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CAMBRIDGE, Mass. — MIT has received a $26.5 million gift from the Simons Foundation to create the Simons Center for the Social Brain at MIT, a new initiative that aims to not only catalyze innovative research on the social brain, but also translate that work into the improved diagnosis and treatment of autism spectrum disorders (ASD).
The Simons Center is a significant addition to the Boston and Cambridge area’s already impressive hub of research in autism. It will work in partnership with the Simons Foundation Autism Research Initiative, which in turn brings together many academic and medical institutions to better understand autism spectrum disorders.
“Through visionary gifts to MIT, Jim and Marilyn Simons, together with the Simons Foundation, have created powerful momentum in the drive to understand and, ultimately, treat autism,” said MIT President Susan Hockfield. “In launching the Simons Center for the Social Brain, the Simons Foundation advances our boldest ambitions to define new routes to understanding the brain and mind, and to lift the burden of ASD for individuals and their families.”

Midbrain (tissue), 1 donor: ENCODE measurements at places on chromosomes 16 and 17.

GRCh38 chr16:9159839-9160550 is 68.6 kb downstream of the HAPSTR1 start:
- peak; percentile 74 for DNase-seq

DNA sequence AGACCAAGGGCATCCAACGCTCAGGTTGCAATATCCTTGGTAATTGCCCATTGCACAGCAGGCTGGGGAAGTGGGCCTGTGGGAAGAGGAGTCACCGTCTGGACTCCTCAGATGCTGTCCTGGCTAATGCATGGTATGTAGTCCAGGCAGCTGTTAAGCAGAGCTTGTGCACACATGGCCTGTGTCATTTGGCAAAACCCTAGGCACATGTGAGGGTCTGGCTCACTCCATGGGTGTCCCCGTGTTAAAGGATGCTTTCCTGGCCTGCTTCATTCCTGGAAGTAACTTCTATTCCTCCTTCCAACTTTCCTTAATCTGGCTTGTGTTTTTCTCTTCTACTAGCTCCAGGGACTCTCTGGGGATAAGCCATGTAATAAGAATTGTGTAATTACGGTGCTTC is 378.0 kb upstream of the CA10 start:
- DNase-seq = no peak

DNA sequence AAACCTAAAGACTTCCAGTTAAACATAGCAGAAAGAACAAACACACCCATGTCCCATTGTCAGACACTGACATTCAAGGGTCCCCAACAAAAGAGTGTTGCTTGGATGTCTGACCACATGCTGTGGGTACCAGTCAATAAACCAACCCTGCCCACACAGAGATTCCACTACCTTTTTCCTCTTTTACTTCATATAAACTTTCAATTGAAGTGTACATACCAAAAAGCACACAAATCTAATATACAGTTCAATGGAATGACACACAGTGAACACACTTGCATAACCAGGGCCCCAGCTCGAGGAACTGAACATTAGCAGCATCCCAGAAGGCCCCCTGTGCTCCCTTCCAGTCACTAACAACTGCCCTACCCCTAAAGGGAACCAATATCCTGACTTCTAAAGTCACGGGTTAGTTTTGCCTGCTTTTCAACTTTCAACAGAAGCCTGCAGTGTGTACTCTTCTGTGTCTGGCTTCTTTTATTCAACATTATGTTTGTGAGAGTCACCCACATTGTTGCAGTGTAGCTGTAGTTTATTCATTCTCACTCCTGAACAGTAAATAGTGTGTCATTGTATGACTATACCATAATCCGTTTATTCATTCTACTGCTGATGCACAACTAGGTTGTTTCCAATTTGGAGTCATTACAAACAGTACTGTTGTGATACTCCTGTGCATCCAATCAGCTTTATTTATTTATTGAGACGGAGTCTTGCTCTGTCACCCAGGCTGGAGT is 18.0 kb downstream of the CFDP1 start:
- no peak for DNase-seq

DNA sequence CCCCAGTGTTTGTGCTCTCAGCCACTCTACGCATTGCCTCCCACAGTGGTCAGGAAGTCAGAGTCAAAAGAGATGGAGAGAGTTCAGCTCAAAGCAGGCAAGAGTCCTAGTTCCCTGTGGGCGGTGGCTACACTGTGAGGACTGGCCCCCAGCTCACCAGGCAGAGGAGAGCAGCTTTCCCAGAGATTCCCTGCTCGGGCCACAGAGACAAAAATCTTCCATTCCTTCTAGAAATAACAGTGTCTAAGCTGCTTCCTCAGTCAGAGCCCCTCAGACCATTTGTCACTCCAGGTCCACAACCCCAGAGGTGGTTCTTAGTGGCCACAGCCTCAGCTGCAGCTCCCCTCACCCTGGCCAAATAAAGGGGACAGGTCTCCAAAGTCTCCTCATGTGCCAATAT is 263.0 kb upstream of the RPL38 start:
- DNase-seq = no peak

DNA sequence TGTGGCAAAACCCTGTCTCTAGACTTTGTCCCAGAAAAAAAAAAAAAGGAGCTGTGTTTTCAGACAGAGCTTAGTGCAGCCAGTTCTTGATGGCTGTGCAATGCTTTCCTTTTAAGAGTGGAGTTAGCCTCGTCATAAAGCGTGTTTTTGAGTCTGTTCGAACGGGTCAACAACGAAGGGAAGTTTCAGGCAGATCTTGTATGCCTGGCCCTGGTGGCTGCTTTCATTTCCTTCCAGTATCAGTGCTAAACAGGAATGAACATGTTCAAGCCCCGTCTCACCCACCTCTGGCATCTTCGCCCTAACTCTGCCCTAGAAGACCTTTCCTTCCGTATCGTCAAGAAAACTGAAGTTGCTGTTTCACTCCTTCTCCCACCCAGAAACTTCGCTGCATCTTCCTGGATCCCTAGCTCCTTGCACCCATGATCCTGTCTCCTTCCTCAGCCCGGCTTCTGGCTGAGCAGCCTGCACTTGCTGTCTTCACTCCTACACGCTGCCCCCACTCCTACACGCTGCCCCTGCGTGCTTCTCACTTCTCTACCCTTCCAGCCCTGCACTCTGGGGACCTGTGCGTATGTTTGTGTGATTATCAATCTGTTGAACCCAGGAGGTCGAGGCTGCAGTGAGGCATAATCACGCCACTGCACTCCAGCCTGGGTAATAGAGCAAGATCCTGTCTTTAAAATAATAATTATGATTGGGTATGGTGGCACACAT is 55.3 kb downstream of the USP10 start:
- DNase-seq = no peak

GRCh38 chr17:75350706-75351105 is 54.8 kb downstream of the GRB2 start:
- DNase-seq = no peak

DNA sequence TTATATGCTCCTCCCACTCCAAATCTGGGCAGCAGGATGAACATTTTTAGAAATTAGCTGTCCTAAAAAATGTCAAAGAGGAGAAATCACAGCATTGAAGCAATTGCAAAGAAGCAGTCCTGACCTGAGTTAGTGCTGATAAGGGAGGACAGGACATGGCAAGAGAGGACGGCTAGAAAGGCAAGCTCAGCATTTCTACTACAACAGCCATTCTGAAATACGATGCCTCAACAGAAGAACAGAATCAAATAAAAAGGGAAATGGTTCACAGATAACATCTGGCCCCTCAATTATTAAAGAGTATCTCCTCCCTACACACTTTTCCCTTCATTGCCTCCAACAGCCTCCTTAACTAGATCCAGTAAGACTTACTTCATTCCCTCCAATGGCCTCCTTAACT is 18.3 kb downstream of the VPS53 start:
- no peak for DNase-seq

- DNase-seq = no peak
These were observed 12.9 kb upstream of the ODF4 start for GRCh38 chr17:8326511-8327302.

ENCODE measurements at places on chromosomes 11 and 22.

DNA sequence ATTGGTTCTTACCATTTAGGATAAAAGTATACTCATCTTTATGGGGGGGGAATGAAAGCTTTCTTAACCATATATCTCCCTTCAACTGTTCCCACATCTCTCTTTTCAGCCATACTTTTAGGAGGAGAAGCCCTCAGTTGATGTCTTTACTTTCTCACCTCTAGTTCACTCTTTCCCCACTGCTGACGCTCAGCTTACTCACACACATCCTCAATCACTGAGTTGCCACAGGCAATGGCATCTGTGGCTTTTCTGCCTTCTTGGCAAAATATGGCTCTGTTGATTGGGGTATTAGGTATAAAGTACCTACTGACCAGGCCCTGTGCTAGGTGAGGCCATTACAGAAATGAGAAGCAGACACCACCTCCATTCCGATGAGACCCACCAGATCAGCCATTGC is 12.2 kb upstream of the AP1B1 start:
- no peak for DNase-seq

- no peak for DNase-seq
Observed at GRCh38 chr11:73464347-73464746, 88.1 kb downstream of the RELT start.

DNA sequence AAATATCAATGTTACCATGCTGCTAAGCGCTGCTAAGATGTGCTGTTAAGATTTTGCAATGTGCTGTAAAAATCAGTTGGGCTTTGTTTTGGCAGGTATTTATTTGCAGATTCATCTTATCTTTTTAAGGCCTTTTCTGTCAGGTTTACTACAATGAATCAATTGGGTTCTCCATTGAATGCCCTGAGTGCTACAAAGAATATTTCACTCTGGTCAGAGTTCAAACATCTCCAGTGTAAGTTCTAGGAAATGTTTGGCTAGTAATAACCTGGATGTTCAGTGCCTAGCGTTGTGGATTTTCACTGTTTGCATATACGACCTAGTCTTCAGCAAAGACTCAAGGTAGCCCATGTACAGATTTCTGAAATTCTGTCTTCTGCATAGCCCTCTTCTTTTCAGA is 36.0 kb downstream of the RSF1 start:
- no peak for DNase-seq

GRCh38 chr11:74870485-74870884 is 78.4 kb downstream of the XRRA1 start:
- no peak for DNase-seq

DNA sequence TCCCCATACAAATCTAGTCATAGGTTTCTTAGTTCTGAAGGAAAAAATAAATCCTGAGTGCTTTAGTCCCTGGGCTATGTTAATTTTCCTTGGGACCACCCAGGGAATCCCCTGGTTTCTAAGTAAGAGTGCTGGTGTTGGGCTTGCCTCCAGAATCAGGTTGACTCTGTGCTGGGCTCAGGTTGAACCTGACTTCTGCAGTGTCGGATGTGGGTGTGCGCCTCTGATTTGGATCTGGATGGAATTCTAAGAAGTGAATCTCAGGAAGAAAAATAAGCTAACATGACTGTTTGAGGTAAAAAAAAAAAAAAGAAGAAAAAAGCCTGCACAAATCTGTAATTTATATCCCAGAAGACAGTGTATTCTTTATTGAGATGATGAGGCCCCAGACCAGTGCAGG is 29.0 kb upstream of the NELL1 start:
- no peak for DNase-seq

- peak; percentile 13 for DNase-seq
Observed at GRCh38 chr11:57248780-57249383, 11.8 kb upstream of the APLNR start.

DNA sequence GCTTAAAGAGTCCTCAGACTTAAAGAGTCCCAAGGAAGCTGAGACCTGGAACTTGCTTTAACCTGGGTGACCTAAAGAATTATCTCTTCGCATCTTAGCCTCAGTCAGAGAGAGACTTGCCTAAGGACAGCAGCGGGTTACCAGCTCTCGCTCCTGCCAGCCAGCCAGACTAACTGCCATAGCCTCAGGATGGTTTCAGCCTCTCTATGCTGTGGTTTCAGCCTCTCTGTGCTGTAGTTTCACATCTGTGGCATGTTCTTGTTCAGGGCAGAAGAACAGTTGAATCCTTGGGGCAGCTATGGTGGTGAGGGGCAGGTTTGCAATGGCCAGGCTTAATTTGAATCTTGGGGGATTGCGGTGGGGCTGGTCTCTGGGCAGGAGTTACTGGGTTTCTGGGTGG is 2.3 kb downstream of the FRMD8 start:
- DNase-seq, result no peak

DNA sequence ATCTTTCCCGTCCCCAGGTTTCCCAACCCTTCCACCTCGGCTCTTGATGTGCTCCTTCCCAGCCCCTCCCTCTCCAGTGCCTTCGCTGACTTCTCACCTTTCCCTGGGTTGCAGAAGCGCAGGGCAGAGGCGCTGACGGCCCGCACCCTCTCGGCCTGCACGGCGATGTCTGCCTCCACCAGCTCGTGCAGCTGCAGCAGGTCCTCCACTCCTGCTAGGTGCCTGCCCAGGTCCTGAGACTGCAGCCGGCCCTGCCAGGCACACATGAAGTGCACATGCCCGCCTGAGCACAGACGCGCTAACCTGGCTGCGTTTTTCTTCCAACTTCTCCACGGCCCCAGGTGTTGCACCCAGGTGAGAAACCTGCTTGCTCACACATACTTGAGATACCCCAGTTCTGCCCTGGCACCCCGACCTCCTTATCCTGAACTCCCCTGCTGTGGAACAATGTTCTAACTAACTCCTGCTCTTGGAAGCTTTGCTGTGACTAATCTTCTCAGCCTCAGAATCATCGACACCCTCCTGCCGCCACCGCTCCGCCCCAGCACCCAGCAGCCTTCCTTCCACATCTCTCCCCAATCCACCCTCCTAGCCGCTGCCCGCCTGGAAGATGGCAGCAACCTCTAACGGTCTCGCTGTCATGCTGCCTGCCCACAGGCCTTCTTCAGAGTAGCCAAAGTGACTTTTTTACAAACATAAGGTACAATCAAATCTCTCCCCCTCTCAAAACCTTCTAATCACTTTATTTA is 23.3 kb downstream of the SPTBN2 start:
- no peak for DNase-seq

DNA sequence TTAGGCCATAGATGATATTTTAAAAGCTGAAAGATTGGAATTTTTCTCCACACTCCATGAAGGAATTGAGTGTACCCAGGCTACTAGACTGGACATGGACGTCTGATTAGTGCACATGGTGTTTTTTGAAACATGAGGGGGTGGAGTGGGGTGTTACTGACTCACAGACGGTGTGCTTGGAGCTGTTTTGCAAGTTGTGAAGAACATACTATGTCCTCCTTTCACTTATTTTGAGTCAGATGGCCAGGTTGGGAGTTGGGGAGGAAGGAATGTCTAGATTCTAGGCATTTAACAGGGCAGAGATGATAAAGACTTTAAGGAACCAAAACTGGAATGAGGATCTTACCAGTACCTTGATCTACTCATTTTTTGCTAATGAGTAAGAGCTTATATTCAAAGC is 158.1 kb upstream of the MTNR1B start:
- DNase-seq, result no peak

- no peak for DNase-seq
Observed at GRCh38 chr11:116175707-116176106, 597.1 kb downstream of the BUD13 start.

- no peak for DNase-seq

Marian Carlson, deputy director of life sciences at the Simons Foundation, said, "We expect that the Simons Center will accelerate progress by engaging researchers from diverse disciplines across MIT."
Gerald D. Fischbach, scientific director of the Simons Foundation, explains, "The goal of the Simons Center for the Social Brain at MIT is to understand the neural mechanisms underlying social cognition and behavior, and to translate this knowledge into better diagnosis and treatment of autism spectrum disorders. Neural correlates of social cognition and behavior exist in diverse species, and the underlying mechanisms will be studied in both humans and relevant model organisms and systems."
This program aired on December 14, 2011. The audio for this program is not available.
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